A hydrogen fuelling station is to be built in Dundee, initially to fuel 12 buses in the McGill’s Xplore Dundee fleet. A procurement is underway for a company to design, build, maintain and operate the station and to generate and supply ‘green’ hydrogen – produced by electrolysis using on-site wind turbines and possibly a solar array. The facility is to be funded by Dundee City Council, Transport Scotland and a contribution from the successful bidder.
Transport Extra11th Jan 2021 read more »
Three hydrogen fuel cell buses have entered service in Belfast. State-owned operator Translink has purchased the double-deckers from Northern Ireland bus manufacturer Wrightbus. The vehicles will run on ‘green’ hydrogen, produced by electrolysis at one of Energia’s wind farms in North Antrim. The circa £4m investment has been funded by the UK Government’s Office for Zero Emission Vehicles and Northern Ireland’s Department for Infrastructure (DfI).
Transport Extra 11th Jan 2021 read more »
Hydrogen fuel comes in three ‘colours’ but there’s a problem with all of them – Dr Richard Dixon. A simmering debate over the role of hydrogen in our future energy plans – and which kind of hydrogen – is coming to the boil. Among a slew of climate and energy related documents published by the Scottish government before Christmas was an assessment of the potential of hydrogen in providing energy and a hydrogen policy statement. In the energy world there are at least three kinds of hydrogen – blue, green and grey. The pedant in me requires me to point out that hydrogen gas is actually colourless.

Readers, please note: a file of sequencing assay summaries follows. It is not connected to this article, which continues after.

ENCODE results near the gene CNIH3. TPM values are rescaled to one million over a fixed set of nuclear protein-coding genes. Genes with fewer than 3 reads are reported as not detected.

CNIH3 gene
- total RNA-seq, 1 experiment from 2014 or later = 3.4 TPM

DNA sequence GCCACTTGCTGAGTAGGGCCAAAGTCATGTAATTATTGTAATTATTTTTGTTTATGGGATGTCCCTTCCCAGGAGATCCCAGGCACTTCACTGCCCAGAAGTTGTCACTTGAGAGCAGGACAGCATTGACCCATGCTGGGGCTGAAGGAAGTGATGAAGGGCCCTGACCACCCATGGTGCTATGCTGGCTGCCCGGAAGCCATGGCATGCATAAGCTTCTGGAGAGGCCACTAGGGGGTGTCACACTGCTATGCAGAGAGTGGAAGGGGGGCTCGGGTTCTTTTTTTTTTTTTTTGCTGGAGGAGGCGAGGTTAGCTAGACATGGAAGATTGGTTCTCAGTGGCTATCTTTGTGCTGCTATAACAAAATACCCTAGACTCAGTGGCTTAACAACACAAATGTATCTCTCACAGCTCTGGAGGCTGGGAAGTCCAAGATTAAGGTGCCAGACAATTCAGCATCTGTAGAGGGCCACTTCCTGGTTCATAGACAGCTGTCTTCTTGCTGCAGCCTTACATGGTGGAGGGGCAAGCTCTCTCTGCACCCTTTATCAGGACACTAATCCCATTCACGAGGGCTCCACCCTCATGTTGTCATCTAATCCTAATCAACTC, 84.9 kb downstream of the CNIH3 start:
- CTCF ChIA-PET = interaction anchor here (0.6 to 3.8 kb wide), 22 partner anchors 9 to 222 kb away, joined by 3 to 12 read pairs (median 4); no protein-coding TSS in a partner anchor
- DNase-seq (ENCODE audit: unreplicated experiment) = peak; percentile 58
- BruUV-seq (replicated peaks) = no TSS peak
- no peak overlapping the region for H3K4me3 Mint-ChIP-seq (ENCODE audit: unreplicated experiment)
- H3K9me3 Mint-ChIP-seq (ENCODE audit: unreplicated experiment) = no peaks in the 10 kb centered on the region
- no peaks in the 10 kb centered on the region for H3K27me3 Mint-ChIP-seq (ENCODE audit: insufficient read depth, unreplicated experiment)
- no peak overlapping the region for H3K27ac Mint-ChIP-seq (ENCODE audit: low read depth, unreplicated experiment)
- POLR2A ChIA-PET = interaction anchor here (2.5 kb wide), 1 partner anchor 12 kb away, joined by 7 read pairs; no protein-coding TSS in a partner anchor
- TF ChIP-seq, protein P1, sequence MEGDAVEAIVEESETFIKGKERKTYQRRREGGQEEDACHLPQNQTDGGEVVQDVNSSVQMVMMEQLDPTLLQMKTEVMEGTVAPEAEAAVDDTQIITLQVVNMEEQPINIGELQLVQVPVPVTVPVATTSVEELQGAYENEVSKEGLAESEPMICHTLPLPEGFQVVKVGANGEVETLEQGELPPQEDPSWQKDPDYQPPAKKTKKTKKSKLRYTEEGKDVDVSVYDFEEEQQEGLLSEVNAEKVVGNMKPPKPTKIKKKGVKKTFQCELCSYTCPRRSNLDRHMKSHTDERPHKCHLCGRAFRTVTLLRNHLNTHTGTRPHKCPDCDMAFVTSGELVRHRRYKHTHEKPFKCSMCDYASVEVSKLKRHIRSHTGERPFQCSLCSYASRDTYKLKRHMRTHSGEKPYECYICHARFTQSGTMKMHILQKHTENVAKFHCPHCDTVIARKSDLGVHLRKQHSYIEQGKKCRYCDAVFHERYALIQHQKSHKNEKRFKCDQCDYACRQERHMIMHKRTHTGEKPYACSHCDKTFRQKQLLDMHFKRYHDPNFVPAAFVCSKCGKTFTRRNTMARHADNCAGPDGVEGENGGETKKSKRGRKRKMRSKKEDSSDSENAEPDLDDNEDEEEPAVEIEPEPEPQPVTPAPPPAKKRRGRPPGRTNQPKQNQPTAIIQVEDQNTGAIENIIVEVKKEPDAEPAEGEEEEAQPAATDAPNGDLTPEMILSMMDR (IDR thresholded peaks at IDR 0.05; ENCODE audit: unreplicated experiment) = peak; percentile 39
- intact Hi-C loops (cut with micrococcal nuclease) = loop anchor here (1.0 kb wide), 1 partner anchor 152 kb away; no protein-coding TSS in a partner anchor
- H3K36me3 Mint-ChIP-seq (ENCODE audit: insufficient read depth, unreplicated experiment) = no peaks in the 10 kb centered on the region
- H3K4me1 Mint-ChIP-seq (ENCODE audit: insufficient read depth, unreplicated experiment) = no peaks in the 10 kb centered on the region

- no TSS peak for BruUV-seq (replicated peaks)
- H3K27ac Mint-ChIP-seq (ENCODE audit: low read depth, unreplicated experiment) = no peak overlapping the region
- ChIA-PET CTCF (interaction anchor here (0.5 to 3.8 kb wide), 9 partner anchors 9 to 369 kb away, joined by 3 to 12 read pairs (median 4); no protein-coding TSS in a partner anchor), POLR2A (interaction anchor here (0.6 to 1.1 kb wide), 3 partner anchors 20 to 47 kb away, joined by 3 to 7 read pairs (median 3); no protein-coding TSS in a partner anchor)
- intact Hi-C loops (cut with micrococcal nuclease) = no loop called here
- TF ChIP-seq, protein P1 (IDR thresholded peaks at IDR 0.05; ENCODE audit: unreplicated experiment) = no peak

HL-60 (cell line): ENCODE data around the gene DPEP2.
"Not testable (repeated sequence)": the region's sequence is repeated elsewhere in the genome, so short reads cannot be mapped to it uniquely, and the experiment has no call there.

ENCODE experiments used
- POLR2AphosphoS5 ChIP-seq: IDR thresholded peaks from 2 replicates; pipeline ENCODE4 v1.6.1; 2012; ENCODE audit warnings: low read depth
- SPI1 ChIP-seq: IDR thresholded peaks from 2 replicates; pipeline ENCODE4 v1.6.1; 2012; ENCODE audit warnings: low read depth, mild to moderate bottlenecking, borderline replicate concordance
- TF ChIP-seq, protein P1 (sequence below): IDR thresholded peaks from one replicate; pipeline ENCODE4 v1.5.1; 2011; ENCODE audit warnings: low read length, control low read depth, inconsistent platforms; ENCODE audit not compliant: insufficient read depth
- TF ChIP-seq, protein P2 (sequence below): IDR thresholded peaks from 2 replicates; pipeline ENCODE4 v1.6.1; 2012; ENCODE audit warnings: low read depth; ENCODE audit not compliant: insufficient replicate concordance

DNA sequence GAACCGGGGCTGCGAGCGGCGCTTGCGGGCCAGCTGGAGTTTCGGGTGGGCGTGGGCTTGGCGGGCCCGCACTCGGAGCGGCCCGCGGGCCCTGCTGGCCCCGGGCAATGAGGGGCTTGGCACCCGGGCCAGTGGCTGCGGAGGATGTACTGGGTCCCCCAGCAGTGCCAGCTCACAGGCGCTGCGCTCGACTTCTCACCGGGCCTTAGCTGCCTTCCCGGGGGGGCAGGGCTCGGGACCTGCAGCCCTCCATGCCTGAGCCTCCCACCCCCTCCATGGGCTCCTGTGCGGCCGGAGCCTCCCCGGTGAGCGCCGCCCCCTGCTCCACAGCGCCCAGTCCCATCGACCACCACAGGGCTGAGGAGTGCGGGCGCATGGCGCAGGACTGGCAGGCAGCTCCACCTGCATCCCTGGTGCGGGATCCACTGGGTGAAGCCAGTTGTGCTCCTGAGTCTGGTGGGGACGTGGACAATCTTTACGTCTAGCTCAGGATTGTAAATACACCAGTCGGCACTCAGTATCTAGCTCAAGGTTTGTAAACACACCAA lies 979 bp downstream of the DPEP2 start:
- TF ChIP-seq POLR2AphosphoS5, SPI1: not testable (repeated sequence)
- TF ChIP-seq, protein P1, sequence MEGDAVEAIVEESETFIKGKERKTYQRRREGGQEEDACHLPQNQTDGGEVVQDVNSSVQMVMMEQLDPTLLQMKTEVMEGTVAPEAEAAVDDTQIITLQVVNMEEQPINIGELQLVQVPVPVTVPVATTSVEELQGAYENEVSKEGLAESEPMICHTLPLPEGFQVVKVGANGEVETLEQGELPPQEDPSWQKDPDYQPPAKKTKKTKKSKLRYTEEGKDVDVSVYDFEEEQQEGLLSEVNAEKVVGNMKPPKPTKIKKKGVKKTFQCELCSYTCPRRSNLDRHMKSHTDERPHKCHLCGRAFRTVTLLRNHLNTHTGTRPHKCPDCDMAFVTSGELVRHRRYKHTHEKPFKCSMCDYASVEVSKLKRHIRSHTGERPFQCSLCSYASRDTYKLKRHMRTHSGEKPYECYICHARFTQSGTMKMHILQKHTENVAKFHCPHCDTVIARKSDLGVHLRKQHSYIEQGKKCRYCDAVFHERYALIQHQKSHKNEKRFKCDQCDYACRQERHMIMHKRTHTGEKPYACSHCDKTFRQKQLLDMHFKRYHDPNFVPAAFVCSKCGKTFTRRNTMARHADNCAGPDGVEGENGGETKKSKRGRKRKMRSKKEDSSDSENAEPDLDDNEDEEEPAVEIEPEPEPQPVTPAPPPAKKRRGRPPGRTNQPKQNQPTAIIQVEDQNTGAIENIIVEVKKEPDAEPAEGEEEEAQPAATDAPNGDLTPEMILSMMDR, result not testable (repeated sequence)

Scotsman 11th Jan 2021 read more »
A green hydrogen consortium with huge Humber interests has been awarded £4.5 million to demonstrate the integration of electrolysers with offshore wind turbines. Orsted, ITM Power, Siemens Gamesa and Element Energy have secured the investment from the European Commission to investigate the potential of piping back the zero carbon fuel from the farms alongside clean electricity.
Business Live 11th Jan 2021 read more »